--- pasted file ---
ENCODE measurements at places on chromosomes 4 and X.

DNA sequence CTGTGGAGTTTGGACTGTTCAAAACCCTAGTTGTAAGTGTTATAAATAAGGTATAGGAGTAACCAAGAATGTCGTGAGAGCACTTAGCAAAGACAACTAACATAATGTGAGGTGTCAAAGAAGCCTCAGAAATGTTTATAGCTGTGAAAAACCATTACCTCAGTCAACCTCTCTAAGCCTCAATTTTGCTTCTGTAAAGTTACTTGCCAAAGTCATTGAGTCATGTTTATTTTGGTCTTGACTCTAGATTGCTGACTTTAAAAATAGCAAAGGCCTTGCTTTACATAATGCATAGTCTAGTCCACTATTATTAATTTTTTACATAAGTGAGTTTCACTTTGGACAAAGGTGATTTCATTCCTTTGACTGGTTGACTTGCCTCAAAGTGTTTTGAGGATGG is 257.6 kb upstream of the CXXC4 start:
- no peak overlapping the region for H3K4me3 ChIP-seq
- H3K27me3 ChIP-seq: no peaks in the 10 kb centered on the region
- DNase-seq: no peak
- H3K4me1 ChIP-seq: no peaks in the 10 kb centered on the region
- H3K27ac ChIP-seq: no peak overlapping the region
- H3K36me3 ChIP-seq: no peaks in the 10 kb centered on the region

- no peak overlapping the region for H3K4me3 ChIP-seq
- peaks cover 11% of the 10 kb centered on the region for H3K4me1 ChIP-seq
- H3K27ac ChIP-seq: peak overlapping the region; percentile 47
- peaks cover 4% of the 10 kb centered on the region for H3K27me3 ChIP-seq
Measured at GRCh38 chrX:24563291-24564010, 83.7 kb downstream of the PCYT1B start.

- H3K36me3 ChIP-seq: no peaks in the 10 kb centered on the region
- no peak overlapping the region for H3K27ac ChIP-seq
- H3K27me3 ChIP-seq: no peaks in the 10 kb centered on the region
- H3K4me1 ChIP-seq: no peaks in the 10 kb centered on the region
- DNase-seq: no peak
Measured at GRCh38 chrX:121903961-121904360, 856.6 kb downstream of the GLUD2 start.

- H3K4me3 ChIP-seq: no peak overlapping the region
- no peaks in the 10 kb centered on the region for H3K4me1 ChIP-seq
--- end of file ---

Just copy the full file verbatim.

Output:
ENCODE measurements at places on chromosomes 4 and X.

DNA sequence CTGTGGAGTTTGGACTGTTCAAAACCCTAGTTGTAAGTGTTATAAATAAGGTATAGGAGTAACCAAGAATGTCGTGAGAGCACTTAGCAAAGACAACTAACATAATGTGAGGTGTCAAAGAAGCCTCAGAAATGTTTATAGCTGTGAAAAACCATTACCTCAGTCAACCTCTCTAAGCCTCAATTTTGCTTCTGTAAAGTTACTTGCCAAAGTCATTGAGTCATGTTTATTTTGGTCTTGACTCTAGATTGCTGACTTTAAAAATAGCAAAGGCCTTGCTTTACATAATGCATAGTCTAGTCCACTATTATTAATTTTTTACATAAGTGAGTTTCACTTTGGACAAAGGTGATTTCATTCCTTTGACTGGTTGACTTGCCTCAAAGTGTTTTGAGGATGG is 257.6 kb upstream of the CXXC4 start:
- no peak overlapping the region for H3K4me3 ChIP-seq
- H3K27me3 ChIP-seq: no peaks in the 10 kb centered on the region
- DNase-seq: no peak
- H3K4me1 ChIP-seq: no peaks in the 10 kb centered on the region
- H3K27ac ChIP-seq: no peak overlapping the region
- H3K36me3 ChIP-seq: no peaks in the 10 kb centered on the region

- no peak overlapping the region for H3K4me3 ChIP-seq
- peaks cover 11% of the 10 kb centered on the region for H3K4me1 ChIP-seq
- H3K27ac ChIP-seq: peak overlapping the region; percentile 47
- peaks cover 4% of the 10 kb centered on the region for H3K27me3 ChIP-seq
Measured at GRCh38 chrX:24563291-24564010, 83.7 kb downstream of the PCYT1B start.

- H3K36me3 ChIP-seq: no peaks in the 10 kb centered on the region
- no peak overlapping the region for H3K27ac ChIP-seq
- H3K27me3 ChIP-seq: no peaks in the 10 kb centered on the region
- H3K4me1 ChIP-seq: no peaks in the 10 kb centered on the region
- DNase-seq: no peak
Measured at GRCh38 chrX:121903961-121904360, 856.6 kb downstream of the GLUD2 start.

- H3K4me3 ChIP-seq: no peak overlapping the region
- no peaks in the 10 kb centered on the region for H3K4me1 ChIP-seq